Je suis né en 1964, donc je commençais l’école durant le temps de a crise de la FLQ. Mes parents, immigrants allemands qui avaient appris l’anglais en arrivant à Montréal dans les années 1950, avaient décidé que leur fils devrait s’inscrire à l’école française (mes deux grandes soeurs ayants déjà commencé l’école dans le système anglais).

En septembre 1970 j’étais le seul enfant anglophone inscrit à l’École Ste-Odile à Cartierville. J’ai commencé la première année avec un vocabulaire de zéro mots.  C’était une des meilleures décisions qu’auraient pu prendre mes parents.

Tout cela pour dire que je suis capable d’écrire des blogues en français.

Et quand j’ai mentionné des blogues français à ma fille, qui est en 6ième année à l’école et qui reçoit de très bonnes notes sur son bulletin en français (comme dans toutes les matières, d’ailleurs), elle s’est tout de suite offerte pour faire une révision de mes textes avant que je les mette en ligne.

J’espère que je n’aurai pas trop de corrections à faire…

À la prochaine, probablement en anglais, mais éventuellement encore en français aussi.

Steve Legler “gets” business families.
 
He understands the issues that families face, as well as how each family member sees things from their own viewpoint.
 
He specializes in helping business families navigate the difficult areas where the family and the business overlap, by listening to each person’s concerns and ideas.  He then helps the family work together to bridge gaps by building common goals, based on their shared values and vision.
 
His background in family business, his experience running his own family office, along with his education and training in coaching, facilitation, and mediation, make him uniquely suited to the role of advising business families and families of wealth.
 
He is the author of Shift your Family Business (2014), he received his MBA from the Richard  Ivey School of Business (UWO, 1991), is a CFA Charterholder (CFA Institute, 2002), a Family Enterprise Advisor (IFEA 2014), and has received the ACFBA and CFWA accreditations (Family Firm Institute 2014-2015).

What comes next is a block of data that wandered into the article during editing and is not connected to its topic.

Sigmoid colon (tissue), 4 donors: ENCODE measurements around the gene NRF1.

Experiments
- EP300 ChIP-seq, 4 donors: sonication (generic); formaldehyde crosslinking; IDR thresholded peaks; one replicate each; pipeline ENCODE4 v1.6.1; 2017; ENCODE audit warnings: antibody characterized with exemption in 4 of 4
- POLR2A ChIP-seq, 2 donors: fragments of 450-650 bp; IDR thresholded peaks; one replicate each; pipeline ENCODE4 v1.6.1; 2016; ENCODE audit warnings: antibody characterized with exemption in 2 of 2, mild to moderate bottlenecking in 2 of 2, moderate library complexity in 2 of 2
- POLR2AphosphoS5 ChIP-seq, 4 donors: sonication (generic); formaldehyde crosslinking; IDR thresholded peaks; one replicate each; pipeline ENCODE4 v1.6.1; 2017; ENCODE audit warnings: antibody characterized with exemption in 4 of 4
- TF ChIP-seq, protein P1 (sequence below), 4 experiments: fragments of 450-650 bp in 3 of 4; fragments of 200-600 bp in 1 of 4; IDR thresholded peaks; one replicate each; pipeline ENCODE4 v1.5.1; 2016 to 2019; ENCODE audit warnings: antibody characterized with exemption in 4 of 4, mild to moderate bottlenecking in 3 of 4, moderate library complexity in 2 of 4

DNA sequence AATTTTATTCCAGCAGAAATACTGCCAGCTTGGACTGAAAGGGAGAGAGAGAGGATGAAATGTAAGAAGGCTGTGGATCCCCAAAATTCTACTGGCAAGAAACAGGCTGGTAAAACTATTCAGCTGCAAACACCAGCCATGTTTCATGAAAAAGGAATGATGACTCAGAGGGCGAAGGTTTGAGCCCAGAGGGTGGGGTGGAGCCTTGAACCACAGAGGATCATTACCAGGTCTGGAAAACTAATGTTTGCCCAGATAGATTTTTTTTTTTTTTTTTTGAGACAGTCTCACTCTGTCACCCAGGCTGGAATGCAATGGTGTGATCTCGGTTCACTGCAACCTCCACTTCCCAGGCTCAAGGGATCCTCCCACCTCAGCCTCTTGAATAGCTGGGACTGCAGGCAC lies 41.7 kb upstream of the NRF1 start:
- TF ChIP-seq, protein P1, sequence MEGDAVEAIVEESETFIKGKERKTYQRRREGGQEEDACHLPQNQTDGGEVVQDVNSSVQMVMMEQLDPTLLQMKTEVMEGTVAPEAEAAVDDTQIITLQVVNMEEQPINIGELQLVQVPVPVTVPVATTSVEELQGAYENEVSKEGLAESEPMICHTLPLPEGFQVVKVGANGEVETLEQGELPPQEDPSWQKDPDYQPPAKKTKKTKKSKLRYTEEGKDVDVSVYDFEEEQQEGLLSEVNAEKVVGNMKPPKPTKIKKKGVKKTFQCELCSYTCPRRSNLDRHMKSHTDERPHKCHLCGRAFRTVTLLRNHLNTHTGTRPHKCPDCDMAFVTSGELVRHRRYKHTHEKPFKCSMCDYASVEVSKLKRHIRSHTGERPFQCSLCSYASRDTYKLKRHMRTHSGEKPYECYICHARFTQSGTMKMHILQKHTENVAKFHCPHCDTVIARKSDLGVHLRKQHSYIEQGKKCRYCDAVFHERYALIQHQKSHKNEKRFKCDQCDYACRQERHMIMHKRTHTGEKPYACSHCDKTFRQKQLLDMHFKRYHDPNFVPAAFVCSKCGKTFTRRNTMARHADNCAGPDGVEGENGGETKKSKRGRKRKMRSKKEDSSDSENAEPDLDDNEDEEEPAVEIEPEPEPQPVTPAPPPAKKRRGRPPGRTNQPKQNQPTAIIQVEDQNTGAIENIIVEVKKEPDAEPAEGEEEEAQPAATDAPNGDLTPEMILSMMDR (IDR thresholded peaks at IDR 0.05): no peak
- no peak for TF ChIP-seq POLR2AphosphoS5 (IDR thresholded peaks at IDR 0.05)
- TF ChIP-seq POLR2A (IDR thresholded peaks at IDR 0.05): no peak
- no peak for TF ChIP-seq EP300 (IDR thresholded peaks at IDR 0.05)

He prides himself on his ability to help families create the harmony they need to support the legacy they want. To learn how, start by signing up for his monthly newsletter and weekly blogs here.

Transitions Part 3: Propositions

Over the last 2 weeks we looked at transitions from a couple of different perspectives. We began by looking at some definitions, talking about how transitions are usually the result of a decision, an event, or a realization.

We expanded on that last week, looking at the recognition stage, where the many stakeholders involved each have their own individual points of view, and how most transitions really get acknowledged once a majority of those involved actually recognize that they are now in a transition stage.

This brings us to the Propositions stage, which I like to call the “so what are we gonna do about it?” stage. In the same way that a doctor cannot begin to cure you before knowing what ails you, it is only after the recognition has taken hold that you can move forward into the most important part of all.

Those who know me well will not be surprised to see where I am going with this when I get to the main point here: The key to successfully managing this stage of the transition is communication.